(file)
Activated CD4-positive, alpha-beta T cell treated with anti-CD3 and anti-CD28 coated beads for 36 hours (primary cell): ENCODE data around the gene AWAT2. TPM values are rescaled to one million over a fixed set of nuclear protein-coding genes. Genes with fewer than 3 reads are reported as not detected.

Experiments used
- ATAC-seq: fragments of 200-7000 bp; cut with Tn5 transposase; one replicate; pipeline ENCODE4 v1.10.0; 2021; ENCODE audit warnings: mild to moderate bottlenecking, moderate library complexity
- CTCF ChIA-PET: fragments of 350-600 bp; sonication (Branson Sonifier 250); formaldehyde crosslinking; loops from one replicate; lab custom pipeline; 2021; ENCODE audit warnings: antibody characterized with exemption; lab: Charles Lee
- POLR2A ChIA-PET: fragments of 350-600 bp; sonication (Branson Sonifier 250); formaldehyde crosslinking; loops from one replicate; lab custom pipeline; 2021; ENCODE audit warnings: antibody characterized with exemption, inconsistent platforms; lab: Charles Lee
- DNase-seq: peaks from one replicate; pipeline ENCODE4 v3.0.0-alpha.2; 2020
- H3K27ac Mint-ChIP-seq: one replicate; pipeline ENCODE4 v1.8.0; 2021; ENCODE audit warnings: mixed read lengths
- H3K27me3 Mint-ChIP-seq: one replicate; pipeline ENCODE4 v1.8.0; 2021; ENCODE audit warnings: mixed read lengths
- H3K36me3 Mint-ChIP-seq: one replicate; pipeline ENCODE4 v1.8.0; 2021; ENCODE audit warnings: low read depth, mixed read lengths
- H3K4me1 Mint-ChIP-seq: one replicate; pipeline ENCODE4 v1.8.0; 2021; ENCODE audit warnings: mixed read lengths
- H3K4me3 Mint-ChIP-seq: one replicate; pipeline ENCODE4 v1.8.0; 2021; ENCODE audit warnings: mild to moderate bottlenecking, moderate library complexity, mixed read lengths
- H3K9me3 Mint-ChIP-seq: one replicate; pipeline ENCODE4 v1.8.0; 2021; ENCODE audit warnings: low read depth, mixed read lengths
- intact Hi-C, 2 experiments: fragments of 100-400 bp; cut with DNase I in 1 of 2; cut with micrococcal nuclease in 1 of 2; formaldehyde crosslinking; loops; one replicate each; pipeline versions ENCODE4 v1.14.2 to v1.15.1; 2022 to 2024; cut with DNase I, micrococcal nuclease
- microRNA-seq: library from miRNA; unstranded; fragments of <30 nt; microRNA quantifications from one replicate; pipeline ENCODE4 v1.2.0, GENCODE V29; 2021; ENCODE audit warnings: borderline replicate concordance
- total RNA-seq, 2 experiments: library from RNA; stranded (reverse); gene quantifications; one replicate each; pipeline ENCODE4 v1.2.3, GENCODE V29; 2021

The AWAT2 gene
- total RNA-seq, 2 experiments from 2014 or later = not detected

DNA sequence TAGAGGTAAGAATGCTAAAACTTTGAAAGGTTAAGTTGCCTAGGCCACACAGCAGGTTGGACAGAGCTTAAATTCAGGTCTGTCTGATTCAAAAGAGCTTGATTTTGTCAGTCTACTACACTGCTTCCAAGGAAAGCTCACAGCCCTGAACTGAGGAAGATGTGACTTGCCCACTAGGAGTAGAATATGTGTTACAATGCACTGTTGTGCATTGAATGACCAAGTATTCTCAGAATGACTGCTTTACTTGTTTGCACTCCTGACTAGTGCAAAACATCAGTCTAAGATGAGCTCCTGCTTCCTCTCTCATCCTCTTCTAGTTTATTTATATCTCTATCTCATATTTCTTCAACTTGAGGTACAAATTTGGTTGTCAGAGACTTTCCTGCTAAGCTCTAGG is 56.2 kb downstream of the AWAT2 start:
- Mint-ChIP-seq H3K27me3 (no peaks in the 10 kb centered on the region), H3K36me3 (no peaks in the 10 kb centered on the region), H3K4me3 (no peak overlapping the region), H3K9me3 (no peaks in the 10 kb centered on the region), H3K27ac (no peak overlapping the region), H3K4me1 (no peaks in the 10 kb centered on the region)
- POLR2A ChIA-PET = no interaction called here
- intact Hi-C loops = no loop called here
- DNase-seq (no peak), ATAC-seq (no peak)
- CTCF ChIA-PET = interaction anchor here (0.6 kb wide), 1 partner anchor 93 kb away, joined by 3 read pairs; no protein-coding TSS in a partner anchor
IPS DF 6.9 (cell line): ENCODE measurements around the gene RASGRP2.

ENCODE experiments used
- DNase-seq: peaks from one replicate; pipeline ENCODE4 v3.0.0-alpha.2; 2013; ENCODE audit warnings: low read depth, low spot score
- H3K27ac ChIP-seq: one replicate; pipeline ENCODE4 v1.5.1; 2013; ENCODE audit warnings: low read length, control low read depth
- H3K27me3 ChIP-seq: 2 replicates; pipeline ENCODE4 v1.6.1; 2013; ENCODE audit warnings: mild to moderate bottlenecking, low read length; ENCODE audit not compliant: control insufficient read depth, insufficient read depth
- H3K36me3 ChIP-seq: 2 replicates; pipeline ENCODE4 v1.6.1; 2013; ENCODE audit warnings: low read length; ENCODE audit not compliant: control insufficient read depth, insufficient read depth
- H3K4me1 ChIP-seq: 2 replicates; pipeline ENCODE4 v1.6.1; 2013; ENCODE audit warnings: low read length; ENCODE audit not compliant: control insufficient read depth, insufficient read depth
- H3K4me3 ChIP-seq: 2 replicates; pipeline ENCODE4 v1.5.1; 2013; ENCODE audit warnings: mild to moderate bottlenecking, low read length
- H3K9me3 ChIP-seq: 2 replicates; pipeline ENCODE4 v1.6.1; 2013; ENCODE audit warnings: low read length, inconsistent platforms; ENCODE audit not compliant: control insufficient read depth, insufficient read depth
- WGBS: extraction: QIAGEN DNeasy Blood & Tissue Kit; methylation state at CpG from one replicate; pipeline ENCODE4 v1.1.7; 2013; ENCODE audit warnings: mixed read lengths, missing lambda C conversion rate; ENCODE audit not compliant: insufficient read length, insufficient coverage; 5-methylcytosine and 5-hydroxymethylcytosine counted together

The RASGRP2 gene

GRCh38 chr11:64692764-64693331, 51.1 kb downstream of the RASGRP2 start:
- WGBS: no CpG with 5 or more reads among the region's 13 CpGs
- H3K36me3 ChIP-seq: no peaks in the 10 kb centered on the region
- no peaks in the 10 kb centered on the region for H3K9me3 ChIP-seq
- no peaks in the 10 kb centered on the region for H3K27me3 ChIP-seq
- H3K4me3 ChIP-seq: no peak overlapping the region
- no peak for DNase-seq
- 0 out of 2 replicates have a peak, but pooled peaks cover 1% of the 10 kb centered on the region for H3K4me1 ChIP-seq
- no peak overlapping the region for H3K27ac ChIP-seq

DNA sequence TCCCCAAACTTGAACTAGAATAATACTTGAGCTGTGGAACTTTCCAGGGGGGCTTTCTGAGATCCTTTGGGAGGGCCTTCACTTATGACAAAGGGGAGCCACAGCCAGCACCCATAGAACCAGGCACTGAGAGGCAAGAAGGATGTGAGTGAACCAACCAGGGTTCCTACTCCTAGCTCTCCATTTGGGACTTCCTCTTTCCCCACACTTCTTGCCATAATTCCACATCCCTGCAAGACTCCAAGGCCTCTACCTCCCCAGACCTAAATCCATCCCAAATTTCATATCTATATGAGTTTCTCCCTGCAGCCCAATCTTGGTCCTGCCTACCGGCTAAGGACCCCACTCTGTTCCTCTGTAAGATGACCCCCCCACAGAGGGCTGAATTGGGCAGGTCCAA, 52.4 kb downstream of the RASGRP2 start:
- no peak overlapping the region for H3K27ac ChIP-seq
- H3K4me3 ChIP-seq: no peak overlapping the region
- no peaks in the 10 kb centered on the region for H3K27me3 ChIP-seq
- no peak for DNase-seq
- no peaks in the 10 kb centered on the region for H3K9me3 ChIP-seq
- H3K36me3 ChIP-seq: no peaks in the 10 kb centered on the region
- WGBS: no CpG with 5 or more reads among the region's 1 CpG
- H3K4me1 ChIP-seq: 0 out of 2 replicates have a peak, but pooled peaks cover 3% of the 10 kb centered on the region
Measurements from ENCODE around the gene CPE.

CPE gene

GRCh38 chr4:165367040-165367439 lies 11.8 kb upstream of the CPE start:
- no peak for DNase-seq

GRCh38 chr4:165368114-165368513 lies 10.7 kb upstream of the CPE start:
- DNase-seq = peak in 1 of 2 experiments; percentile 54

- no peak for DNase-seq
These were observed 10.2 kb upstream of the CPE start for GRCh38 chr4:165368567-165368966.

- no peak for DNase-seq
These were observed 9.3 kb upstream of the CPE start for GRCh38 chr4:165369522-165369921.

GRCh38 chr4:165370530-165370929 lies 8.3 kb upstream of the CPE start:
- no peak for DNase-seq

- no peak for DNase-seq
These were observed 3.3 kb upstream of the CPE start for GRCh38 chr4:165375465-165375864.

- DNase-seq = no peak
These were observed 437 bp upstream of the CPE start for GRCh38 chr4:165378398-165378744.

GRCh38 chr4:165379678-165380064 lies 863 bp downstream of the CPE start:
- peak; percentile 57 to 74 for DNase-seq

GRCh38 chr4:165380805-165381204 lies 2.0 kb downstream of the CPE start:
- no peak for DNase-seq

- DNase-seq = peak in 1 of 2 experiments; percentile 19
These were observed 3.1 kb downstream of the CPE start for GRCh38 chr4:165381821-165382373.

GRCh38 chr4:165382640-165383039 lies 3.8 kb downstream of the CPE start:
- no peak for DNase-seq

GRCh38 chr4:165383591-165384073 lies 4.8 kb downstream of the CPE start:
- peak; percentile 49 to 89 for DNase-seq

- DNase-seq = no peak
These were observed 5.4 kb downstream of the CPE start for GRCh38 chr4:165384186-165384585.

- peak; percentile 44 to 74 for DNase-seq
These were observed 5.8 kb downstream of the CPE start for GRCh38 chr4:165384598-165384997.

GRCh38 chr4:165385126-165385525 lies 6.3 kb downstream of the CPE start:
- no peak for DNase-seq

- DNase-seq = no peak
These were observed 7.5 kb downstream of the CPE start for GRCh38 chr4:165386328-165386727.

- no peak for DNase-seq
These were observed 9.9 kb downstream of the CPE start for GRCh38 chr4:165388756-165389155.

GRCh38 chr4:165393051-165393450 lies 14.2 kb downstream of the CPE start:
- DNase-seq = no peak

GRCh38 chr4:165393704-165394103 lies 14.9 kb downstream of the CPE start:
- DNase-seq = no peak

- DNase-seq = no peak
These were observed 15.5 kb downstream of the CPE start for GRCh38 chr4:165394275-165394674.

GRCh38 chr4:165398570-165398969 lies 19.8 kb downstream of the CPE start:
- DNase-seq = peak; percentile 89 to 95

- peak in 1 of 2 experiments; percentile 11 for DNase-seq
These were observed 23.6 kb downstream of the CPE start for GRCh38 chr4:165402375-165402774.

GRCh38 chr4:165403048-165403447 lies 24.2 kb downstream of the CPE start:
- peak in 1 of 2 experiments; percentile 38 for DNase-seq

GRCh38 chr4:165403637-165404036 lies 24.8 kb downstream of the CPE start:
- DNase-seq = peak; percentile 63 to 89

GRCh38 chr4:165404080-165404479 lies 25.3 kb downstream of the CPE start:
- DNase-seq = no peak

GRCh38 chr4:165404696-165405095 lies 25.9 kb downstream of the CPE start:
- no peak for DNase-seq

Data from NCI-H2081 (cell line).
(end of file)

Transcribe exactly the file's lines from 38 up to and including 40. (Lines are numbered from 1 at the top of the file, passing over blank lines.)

- no peaks in the 10 kb centered on the region for H3K9me3 ChIP-seq
- no peaks in the 10 kb centered on the region for H3K27me3 ChIP-seq
- H3K4me3 ChIP-seq: no peak overlapping the region